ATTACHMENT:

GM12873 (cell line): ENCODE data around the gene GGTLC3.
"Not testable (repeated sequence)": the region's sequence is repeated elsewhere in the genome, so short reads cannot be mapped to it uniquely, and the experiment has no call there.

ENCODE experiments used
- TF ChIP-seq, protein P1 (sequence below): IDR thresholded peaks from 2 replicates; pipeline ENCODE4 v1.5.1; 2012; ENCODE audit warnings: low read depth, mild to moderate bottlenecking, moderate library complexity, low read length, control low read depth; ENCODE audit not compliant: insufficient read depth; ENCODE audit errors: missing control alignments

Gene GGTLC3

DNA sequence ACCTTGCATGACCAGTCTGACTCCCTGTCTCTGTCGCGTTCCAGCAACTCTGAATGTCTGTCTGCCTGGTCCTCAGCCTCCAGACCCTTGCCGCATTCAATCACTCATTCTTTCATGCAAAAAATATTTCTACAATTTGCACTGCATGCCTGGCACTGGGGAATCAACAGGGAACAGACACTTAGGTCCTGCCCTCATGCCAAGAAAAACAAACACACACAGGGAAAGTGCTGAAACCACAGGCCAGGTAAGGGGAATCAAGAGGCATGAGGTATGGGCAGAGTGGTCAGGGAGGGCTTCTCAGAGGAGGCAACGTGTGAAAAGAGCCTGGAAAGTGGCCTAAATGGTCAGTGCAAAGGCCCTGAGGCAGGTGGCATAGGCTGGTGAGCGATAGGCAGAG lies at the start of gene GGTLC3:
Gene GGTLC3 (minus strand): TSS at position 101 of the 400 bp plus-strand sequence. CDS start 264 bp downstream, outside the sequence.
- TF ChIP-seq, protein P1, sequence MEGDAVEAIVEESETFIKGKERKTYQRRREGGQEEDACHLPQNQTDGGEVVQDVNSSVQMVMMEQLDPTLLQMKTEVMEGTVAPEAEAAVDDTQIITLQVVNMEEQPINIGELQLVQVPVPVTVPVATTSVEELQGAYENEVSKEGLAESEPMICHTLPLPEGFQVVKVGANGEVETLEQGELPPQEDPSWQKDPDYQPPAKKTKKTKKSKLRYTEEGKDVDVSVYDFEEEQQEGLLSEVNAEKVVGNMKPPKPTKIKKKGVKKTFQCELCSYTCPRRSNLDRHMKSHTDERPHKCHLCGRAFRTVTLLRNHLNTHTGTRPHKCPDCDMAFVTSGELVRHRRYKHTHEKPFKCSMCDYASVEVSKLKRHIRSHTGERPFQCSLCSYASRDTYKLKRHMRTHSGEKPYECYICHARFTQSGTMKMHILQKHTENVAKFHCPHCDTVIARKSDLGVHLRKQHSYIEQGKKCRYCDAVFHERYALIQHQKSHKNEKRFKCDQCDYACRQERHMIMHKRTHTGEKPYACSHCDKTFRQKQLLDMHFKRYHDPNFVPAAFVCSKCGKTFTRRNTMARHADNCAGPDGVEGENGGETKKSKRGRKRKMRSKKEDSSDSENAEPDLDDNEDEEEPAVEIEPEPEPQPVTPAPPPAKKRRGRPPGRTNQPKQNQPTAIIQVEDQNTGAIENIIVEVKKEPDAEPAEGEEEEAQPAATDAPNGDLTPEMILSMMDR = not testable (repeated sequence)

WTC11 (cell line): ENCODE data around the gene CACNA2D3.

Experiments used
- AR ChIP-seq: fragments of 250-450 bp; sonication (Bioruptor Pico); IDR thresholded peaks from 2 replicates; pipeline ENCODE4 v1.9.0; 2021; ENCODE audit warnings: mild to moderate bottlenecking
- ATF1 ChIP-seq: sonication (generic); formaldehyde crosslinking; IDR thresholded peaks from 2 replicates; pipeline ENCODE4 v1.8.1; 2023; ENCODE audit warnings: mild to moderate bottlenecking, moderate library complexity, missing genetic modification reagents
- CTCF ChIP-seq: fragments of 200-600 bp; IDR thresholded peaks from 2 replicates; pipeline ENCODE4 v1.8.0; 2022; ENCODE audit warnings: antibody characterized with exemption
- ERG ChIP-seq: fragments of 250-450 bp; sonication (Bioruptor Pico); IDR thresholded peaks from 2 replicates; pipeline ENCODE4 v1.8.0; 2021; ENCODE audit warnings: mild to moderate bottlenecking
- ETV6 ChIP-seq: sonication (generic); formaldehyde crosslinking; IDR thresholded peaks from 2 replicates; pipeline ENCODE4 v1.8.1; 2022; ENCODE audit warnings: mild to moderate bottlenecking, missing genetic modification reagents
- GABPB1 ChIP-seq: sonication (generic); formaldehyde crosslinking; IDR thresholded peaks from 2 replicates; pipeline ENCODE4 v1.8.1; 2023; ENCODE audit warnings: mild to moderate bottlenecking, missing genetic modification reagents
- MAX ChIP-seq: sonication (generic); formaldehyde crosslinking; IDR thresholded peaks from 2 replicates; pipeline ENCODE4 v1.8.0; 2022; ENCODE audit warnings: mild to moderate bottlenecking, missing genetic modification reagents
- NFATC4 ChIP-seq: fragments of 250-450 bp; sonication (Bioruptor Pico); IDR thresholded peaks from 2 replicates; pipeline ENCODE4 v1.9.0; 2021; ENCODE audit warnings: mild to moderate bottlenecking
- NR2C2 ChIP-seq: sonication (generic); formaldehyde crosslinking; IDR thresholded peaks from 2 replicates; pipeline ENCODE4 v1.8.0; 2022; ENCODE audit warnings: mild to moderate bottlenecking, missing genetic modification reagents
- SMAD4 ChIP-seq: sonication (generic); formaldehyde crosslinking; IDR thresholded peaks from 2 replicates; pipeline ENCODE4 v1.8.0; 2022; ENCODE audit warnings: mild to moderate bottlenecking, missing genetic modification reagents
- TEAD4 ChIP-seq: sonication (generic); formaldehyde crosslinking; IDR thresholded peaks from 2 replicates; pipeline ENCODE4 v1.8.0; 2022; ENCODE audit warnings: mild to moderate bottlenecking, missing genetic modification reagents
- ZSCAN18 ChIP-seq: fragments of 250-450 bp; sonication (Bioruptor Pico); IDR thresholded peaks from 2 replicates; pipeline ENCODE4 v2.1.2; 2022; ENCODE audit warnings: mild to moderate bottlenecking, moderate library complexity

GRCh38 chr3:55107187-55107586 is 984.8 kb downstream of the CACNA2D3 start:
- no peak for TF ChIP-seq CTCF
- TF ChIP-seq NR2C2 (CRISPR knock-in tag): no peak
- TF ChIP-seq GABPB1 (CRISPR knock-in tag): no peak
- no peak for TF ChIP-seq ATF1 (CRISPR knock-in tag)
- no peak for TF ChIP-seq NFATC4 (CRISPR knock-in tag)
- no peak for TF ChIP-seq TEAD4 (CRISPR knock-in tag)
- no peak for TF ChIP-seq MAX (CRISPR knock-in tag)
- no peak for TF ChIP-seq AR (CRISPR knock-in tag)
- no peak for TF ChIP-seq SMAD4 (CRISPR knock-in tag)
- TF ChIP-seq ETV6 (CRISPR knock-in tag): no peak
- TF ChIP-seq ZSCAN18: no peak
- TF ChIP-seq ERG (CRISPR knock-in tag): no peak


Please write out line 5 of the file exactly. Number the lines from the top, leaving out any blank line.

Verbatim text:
Gene GGTLC3